As for a regional, this plays well toward practice in reportage and building nearby editorial contacts. Given that Secessio Populi deals in movements that are abundant in the Pacific Northwest, I have an overall pick of subjects to narrow in on. If I wanted to walk it into the travel writing angle, I have that option. Possibly the most difficult to work in would be the African angle. Yet, the region still has an African diaspora — of recent immigrant or middle passage lineage — and subsequent cultural connections back to the continent. I merely need to seek these out. I should find it somewhat easy to figure out a way to work a regional into my beat.
The opinion will come easy to me. However, the question here isn’t can I write an opinion piece on anything in my subject areas but should I? As I’ve been digging into these subjects, I’ve developed a sense of some of the internal controversies which plague each of them. It’s pretty easy to find controversial arguments for positions on just about anything on the internet these days. So how do I best serve the aim of changing people’s perspectives? I’m probably not going to get there by simply presenting my own and expecting anyone who doesn’t already agree with me to be convinced of my position. Even worse, what if my presentation of my opinion clouds the stories I might want to tell or loses me access to people I might want to talk to about them? I’m not incredibly concerned about the last two pieces of this (“though shit,” I suppose!). If I’m to serve my storytelling and understanding-expanding goals, though, I will have to be creative enough with any opinion pieces I put together to meet this challenge.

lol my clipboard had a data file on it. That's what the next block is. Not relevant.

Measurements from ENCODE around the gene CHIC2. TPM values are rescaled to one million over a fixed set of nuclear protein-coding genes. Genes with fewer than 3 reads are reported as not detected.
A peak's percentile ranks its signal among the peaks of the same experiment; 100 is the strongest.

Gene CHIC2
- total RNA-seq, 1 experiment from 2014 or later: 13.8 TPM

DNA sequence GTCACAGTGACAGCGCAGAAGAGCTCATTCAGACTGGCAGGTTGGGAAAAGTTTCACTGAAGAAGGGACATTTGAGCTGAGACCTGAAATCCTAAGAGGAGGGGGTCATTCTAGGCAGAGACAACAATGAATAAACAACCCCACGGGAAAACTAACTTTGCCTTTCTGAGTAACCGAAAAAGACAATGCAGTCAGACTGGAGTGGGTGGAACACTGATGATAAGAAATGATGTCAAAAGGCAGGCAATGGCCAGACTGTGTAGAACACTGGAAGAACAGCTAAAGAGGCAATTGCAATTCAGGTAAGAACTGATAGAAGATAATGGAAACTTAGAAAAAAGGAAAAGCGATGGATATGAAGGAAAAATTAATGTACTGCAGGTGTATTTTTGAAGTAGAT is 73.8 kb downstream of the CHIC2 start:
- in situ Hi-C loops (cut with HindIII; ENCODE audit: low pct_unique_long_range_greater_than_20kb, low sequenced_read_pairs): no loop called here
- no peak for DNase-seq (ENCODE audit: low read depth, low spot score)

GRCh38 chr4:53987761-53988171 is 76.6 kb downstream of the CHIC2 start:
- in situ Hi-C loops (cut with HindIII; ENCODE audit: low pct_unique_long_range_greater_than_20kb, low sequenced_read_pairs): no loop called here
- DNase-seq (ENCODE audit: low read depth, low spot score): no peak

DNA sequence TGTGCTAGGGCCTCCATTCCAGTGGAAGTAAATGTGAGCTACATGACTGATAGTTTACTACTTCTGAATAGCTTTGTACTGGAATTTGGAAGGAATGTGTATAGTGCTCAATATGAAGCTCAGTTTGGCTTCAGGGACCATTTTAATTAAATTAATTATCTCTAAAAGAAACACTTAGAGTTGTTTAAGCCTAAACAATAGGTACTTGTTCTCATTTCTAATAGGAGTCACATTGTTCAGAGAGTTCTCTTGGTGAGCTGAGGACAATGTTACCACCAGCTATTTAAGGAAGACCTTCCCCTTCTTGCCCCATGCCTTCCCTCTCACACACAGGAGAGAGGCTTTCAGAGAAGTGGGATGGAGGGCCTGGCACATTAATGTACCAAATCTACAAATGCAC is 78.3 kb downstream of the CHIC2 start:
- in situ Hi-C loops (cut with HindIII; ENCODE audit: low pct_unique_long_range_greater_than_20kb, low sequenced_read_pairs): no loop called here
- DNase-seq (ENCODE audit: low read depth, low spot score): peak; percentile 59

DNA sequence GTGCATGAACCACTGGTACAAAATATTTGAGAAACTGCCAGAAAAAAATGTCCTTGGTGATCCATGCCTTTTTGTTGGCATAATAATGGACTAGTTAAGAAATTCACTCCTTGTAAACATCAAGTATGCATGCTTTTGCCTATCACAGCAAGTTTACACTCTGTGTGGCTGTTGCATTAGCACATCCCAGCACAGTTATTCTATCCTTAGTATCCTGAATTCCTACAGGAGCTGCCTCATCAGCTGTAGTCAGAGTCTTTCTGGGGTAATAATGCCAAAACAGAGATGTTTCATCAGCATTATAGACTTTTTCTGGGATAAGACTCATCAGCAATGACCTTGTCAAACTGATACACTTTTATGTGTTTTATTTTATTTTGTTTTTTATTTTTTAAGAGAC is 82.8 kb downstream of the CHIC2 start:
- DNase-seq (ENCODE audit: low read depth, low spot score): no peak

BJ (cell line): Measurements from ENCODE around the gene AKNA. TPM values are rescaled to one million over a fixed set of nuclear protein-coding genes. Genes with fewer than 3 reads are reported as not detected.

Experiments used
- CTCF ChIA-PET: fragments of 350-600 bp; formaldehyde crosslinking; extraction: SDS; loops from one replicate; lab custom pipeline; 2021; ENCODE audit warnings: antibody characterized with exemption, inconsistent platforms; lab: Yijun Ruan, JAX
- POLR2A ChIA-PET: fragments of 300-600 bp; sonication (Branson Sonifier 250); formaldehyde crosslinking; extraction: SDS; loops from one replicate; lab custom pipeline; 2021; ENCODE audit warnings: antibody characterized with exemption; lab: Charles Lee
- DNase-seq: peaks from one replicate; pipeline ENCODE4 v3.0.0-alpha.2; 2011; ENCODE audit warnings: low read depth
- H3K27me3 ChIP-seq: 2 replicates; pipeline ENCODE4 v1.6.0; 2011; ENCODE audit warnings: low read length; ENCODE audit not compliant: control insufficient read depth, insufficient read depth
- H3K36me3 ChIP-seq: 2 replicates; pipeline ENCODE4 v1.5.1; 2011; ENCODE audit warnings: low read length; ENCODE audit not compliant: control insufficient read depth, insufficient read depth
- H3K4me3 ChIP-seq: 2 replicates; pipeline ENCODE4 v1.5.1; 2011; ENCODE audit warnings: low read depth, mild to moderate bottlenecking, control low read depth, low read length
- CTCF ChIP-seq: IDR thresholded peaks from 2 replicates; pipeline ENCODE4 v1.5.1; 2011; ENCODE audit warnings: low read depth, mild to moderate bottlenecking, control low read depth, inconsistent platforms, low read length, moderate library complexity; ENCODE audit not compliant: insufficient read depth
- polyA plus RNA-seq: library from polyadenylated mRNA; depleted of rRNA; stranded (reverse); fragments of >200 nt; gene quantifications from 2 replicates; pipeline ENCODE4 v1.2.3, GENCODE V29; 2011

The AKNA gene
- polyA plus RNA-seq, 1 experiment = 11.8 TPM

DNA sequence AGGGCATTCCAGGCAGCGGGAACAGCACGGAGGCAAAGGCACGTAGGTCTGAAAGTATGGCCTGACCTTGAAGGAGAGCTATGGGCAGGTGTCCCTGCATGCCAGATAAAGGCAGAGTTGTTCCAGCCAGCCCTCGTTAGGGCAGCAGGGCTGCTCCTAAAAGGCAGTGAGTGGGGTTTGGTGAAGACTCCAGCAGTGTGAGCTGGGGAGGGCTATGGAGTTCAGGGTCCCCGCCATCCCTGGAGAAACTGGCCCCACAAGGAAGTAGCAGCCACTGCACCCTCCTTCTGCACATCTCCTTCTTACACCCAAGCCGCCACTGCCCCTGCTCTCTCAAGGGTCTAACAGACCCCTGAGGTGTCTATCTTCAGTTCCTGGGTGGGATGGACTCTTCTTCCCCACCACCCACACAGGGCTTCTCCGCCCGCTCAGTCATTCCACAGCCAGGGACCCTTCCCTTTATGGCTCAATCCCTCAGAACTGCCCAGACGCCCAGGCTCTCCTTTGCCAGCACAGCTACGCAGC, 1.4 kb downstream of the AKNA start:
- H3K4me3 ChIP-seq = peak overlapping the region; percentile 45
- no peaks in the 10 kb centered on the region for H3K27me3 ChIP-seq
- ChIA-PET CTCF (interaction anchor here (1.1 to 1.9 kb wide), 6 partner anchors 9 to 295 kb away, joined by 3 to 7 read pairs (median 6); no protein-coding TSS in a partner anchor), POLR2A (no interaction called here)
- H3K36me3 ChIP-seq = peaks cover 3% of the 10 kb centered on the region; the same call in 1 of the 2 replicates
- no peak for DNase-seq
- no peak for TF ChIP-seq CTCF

A short humor piece sounds fun until I settle into the recognition that I’m not particularly interested in producing laughter. Humor — like anger — is an easy commodity that anyone can tune into all over the internet. A much more lofty and hard to come by challenge is telling the story that makes its reader feel the deeper emotions of grief, terror, or ecstasy. These more serious emotions are easy to tap into in my subject areas but much more difficult to elicit from readers until mastering the art behind them. Non-fiction short tragedy, suspense, or ecstatic romance are probably my aim here. I can admit that I know next to nothing about these styles or sub-genres as of this writing.
I also barely understand what a good service clip is at this point. Here, I’m totally in the weeds. Thinking for a moment about how to connect my subjects to informative, practical, concise, and up-to-date articles, I can see the draft headlines now: “How to Beat the Accra Summer Heat,” “How to Start a New Country, and Overthrow a Dictatorship,” “How to Illegally Smuggle Yourself Into and Out of North Korea.” To be honest, I can also easily imagine which publications I would want to pitch any of these to (Travel + Leisure, Foreign Policy, and Vice, respectively). It doesn’t feel like a style I am interested in at this point, though.
If I’ve been learning anything lately, though, it’s that I am constantly surprised by what I enjoy and what I can learn something from. In the past few weeks, I’ve learned a great deal about how to process the nearly limitless information I’m able to come across through my news feeds and social media. I’ve learned which outlets look more or less promising for my usage in putting the stories I want to push out into the world out there. But, most of all, I’ve learned that sometimes the fun parts are in the places you least expect them to be. So, I’m going into this adventure with an open mind and a curious heart.
I’m looking forward to seeing what comes of it all.